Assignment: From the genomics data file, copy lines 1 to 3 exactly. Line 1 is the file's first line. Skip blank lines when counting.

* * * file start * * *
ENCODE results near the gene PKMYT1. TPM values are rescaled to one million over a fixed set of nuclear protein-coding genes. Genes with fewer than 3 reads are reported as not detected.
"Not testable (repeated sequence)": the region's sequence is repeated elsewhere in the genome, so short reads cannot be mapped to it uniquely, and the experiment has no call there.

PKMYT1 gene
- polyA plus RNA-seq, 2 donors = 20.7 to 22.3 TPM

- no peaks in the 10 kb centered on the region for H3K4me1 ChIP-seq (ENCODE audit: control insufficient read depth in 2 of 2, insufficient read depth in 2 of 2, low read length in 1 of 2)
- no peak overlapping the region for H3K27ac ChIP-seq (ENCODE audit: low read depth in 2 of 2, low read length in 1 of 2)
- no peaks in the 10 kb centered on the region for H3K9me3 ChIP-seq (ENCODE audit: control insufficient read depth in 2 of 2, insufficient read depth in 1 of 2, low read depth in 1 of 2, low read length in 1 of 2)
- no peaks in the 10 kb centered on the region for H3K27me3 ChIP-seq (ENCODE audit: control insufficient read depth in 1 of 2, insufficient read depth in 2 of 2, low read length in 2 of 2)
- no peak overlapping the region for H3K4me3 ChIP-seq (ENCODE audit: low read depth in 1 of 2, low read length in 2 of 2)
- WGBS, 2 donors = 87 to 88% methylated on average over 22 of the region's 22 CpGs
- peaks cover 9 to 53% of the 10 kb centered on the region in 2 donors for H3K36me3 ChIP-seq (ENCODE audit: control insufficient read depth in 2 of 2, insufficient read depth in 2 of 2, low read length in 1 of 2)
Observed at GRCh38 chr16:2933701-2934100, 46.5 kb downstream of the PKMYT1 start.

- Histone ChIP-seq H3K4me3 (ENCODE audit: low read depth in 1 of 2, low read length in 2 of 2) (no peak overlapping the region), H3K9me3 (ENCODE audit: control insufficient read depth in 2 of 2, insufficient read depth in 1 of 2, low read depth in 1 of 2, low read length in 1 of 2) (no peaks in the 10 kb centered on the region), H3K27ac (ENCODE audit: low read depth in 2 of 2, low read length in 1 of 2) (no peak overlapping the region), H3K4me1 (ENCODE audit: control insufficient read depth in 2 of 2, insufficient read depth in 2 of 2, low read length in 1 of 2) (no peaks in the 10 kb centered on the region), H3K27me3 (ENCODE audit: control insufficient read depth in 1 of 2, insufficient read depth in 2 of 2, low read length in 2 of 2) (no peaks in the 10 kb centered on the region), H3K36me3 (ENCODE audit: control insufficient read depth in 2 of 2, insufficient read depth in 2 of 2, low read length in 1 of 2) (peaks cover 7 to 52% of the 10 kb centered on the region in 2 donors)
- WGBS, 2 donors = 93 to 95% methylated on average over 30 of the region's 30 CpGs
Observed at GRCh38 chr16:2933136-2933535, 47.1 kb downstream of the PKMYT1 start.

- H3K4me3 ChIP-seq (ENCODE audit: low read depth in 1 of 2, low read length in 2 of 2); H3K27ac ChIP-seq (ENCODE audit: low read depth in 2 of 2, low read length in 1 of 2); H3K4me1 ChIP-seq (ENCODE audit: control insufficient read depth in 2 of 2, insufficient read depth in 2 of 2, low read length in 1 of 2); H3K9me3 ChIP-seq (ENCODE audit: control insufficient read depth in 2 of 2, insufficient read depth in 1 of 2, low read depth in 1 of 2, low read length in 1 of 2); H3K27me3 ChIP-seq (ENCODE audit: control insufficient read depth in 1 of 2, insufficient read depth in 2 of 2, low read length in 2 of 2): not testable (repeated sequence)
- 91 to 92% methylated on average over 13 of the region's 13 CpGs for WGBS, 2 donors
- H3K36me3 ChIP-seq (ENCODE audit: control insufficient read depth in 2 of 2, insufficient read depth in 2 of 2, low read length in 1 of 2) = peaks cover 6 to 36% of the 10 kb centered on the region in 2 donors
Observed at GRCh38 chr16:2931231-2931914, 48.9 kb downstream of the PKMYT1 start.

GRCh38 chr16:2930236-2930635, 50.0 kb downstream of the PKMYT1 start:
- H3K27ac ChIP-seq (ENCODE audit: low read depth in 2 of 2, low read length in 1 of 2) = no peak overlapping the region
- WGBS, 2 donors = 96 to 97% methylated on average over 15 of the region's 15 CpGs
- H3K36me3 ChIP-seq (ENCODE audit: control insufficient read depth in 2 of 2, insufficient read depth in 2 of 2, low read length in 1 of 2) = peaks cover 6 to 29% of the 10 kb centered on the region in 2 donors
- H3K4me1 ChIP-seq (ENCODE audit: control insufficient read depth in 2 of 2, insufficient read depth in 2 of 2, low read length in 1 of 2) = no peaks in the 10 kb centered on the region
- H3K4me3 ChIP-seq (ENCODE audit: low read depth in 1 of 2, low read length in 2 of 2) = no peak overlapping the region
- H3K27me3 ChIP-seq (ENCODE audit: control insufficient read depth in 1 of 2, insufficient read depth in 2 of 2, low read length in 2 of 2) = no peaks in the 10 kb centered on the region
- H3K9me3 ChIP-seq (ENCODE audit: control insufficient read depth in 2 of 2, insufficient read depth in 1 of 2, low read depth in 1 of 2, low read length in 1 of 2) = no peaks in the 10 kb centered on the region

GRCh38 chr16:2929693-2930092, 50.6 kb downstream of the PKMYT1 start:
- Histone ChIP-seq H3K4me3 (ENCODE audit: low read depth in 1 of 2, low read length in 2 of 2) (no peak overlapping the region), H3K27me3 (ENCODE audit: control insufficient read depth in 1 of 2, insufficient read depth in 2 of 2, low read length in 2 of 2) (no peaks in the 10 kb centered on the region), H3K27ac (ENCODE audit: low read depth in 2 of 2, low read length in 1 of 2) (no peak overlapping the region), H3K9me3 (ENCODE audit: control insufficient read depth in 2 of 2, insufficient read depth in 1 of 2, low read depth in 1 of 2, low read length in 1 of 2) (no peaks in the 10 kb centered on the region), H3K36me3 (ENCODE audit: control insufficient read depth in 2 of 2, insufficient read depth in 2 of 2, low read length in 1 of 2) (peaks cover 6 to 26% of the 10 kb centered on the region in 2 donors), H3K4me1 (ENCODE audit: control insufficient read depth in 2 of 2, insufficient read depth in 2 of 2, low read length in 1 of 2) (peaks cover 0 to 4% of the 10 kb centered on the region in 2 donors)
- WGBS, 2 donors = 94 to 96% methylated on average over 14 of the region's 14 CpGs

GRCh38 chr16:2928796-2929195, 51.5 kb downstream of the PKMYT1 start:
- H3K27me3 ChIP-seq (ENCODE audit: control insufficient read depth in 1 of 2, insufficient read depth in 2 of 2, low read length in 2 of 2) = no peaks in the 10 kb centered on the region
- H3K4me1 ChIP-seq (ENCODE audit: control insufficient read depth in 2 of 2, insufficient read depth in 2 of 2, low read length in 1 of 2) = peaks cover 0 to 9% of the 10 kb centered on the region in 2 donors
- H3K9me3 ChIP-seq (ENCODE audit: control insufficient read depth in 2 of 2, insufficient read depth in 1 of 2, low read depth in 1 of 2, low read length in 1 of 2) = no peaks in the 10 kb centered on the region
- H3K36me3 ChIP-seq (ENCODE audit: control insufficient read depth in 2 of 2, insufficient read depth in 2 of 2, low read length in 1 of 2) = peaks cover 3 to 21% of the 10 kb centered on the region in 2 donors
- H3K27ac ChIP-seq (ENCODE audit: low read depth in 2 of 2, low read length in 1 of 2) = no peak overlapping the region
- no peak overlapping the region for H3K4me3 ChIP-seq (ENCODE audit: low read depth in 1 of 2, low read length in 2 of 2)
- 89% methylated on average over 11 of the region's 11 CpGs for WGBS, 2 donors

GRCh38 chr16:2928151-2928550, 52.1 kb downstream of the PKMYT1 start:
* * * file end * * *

ENCODE results near the gene PKMYT1. TPM values are rescaled to one million over a fixed set of nuclear protein-coding genes. Genes with fewer than 3 reads are reported as not detected.
"Not testable (repeated sequence)": the region's sequence is repeated elsewhere in the genome, so short reads cannot be mapped to it uniquely, and the experiment has no call there.

PKMYT1 gene